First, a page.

The measurement of an organ in volume, mass, or heaviness.
Tomography using x-ray transmission and a computer algorithm to reconstruct the image.
Volume of circulating ERYTHROCYTES . It is usually measured by RADIOISOTOPE DILUTION TECHNIQUE.
Recession of the eyeball into the orbit.
Measurement of the various processes involved in the act of respiration: inspiration, expiration, oxygen and carbon dioxide exchange, lung volume and compliance, etc.
Volume of PLASMA in the circulation. It is usually measured by INDICATOR DILUTION TECHNIQUES.
Binary classification measures to assess test results. Sensitivity or recall rate is the proportion of true positives. Specificity is the probability of correctly determining the absence of a condition. (From Last, Dictionary of Epidemiology, 2d ed)
The volume of the HEART, usually relating to the volume of BLOOD contained within it at various periods of the cardiac cycle. The amount of blood ejected from a ventricle at each beat is STROKE VOLUME.
The volume of air that is exhaled by a maximal expiration following a maximal inspiration.
Fractures of the bones in the orbit, which include parts of the frontal, ethmoidal, lacrimal, and sphenoid bones and the maxilla and zygoma.
Tumors or cancer of the LUNG.
Normal human serum albumin mildly iodinated with radioactive iodine (131-I) which has a half-life of 8 days, and emits beta and gamma rays. It is used as a diagnostic aid in blood volume determination. (from Merck Index, 11th ed)
The volume of air inspired or expired during each normal, quiet respiratory cycle. Common abbreviations are TV or V with subscript T.
Measure of the maximum amount of air that can be expelled in a given number of seconds during a FORCED VITAL CAPACITY determination . It is usually given as FEV followed by a subscript indicating the number of seconds over which the measurement is made, although it is sometimes given as a percentage of forced vital capacity.
Methods developed to aid in the interpretation of ultrasound, radiographic images, etc., for diagnosis of disease.
Helium. A noble gas with the atomic symbol He, atomic number 2, and atomic weight 4.003. It is a colorless, odorless, tasteless gas that is not combustible and does not support combustion. It was first detected in the sun and is now obtained from natural gas. Medically it is used as a diluent for other gases, being especially useful with oxygen in the treatment of certain cases of respiratory obstruction, and as a vehicle for general anesthetics. (Dorland, 27th ed)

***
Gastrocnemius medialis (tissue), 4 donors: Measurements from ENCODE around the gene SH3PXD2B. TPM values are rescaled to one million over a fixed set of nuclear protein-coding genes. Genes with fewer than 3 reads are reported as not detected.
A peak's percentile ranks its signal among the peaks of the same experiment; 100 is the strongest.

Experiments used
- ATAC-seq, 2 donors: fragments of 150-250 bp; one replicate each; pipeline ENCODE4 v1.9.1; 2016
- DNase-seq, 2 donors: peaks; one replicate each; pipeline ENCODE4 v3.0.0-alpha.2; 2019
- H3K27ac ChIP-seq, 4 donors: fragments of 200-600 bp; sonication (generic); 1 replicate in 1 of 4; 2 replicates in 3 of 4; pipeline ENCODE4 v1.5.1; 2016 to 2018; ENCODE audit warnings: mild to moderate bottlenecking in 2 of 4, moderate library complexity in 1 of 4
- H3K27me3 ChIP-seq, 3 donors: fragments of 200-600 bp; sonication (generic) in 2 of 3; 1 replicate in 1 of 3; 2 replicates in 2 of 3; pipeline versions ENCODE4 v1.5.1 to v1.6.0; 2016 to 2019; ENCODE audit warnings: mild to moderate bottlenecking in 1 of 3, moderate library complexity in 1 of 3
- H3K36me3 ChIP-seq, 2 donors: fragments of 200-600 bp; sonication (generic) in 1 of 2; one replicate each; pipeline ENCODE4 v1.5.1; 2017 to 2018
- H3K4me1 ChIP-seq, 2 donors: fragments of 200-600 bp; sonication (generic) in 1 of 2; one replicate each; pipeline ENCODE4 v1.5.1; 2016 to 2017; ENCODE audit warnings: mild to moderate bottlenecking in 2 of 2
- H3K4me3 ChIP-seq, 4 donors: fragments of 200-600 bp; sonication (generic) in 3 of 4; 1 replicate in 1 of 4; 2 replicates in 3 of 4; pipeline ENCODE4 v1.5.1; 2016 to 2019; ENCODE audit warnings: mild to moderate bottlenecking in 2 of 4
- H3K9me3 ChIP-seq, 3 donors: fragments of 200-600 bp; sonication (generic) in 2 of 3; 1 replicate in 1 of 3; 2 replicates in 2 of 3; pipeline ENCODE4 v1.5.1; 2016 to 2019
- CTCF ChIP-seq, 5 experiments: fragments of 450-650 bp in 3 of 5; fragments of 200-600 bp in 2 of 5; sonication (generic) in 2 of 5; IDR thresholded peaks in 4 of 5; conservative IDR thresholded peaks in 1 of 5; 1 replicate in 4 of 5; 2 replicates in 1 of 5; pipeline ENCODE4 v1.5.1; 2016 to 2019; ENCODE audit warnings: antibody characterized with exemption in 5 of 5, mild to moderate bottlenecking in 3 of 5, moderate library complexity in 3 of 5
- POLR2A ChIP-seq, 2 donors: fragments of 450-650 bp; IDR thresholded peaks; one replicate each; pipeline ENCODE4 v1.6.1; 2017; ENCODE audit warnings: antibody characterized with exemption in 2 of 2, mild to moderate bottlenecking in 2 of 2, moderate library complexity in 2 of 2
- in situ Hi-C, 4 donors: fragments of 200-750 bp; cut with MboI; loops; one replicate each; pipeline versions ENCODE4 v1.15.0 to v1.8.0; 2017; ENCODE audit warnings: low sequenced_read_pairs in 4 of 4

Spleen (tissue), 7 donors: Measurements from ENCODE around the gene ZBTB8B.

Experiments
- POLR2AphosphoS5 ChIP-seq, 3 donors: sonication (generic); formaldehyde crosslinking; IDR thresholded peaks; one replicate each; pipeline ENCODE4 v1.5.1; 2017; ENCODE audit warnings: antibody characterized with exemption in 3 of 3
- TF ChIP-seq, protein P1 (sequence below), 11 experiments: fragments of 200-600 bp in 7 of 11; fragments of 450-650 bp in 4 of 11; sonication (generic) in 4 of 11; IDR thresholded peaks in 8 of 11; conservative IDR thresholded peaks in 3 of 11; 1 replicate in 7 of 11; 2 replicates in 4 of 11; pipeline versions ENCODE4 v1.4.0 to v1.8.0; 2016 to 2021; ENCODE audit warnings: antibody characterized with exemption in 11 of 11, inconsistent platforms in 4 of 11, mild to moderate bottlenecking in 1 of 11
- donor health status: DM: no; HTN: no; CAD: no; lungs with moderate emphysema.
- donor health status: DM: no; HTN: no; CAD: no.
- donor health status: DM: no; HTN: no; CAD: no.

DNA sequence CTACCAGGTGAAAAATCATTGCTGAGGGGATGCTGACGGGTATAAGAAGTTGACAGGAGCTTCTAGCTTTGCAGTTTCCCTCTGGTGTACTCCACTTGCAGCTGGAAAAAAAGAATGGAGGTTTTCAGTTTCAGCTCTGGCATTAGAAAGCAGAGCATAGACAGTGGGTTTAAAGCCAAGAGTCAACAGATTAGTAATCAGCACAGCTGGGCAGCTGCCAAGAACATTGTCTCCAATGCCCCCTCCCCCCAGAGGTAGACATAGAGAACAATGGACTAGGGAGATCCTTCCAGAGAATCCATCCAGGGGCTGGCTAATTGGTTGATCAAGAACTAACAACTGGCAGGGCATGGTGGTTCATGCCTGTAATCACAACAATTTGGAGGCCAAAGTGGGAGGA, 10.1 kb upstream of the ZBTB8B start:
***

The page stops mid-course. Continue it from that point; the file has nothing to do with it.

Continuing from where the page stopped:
The visualization of deep structures of the body by recording the reflections or echoes of ultrasonic pulses directed into the tissues. Use of ultrasound for imaging or diagnostic purposes employs frequencies ranging from 1.6 to 10 megahertz.
Damage to any compartment of the lung caused by physical, chemical, or biological agents which characteristically elicit inflammatory reaction. These inflammatory reactions can either be acute and dominated by NEUTROPHILS, or chronic and dominated by LYMPHOCYTES and MACROPHAGES.
The range or frequency distribution of a measurement in a population (of organisms, organs or things) that has not been selected for the presence of disease or abnormality.
Computer systems or networks designed to provide radiographic interpretive information.
The age of the conceptus, beginning from the time of FERTILIZATION. In clinical obstetrics, the gestational age is often estimated as the time from the last day of the last MENSTRUATION which is about 2 weeks before OVULATION and fertilization.
Observation of a population for a sufficient number of persons over a sufficient number of years to generate incidence or mortality rates subsequent to the selection of the study group.
The amount of BLOOD pumped out of the HEART per beat, not to be confused with cardiac output (volume/time). It is calculated as the difference between the end-diastolic volume and the end-systolic volume.
Physiologically, the opposition to flow of air caused by the forces of friction. As a part of pulmonary function testing, it is the ratio of driving pressure to the rate of air flow.
The act of breathing with the LUNGS, consisting of INHALATION, or the taking into the lungs of the ambient air, and of EXHALATION, or the expelling of the modified air which contains more CARBON DIOXIDE than the air taken in (Blakiston's Gould Medical Dictionary, 4th ed.). This does not include tissue respiration (= OXYGEN CONSUMPTION) or cell respiration (= CELL RESPIRATION).
The musculofibrous partition that separates the THORACIC CAVITY from the ABDOMINAL CAVITY. Contraction of the diaphragm increases the volume of the thoracic cavity aiding INHALATION.